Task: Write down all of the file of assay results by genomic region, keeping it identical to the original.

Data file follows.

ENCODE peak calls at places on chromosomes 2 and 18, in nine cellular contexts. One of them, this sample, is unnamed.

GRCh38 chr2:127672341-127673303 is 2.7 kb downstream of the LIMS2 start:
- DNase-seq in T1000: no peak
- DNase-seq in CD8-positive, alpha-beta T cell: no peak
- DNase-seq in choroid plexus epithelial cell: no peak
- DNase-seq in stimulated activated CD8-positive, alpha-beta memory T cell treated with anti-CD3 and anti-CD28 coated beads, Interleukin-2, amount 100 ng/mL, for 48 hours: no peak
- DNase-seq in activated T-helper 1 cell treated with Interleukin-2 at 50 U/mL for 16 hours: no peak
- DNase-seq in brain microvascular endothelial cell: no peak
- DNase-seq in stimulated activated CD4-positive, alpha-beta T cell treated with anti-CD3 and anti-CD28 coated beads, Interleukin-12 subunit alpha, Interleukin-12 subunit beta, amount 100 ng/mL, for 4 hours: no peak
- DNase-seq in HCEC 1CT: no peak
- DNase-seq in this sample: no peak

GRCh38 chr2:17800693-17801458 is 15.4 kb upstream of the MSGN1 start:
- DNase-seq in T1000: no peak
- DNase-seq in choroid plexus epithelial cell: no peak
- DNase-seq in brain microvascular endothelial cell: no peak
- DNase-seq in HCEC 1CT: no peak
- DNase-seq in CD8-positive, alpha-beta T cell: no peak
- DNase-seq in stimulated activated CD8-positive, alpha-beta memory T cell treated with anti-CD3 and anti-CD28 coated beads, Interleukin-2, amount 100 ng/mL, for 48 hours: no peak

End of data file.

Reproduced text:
ENCODE peak calls at places on chromosomes 2 and 18, in nine cellular contexts. One of them, this sample, is unnamed.

GRCh38 chr2:127672341-127673303 is 2.7 kb downstream of the LIMS2 start:
- DNase-seq in T1000: no peak
- DNase-seq in CD8-positive, alpha-beta T cell: no peak
- DNase-seq in choroid plexus epithelial cell: no peak
- DNase-seq in stimulated activated CD8-positive, alpha-beta memory T cell treated with anti-CD3 and anti-CD28 coated beads, Interleukin-2, amount 100 ng/mL, for 48 hours: no peak
- DNase-seq in activated T-helper 1 cell treated with Interleukin-2 at 50 U/mL for 16 hours: no peak
- DNase-seq in brain microvascular endothelial cell: no peak
- DNase-seq in stimulated activated CD4-positive, alpha-beta T cell treated with anti-CD3 and anti-CD28 coated beads, Interleukin-12 subunit alpha, Interleukin-12 subunit beta, amount 100 ng/mL, for 4 hours: no peak
- DNase-seq in HCEC 1CT: no peak
- DNase-seq in this sample: no peak

GRCh38 chr2:17800693-17801458 is 15.4 kb upstream of the MSGN1 start:
- DNase-seq in T1000: no peak
- DNase-seq in choroid plexus epithelial cell: no peak
- DNase-seq in brain microvascular endothelial cell: no peak
- DNase-seq in HCEC 1CT: no peak
- DNase-seq in CD8-positive, alpha-beta T cell: no peak
- DNase-seq in stimulated activated CD8-positive, alpha-beta memory T cell treated with anti-CD3 and anti-CD28 coated beads, Interleukin-2, amount 100 ng/mL, for 48 hours: no peak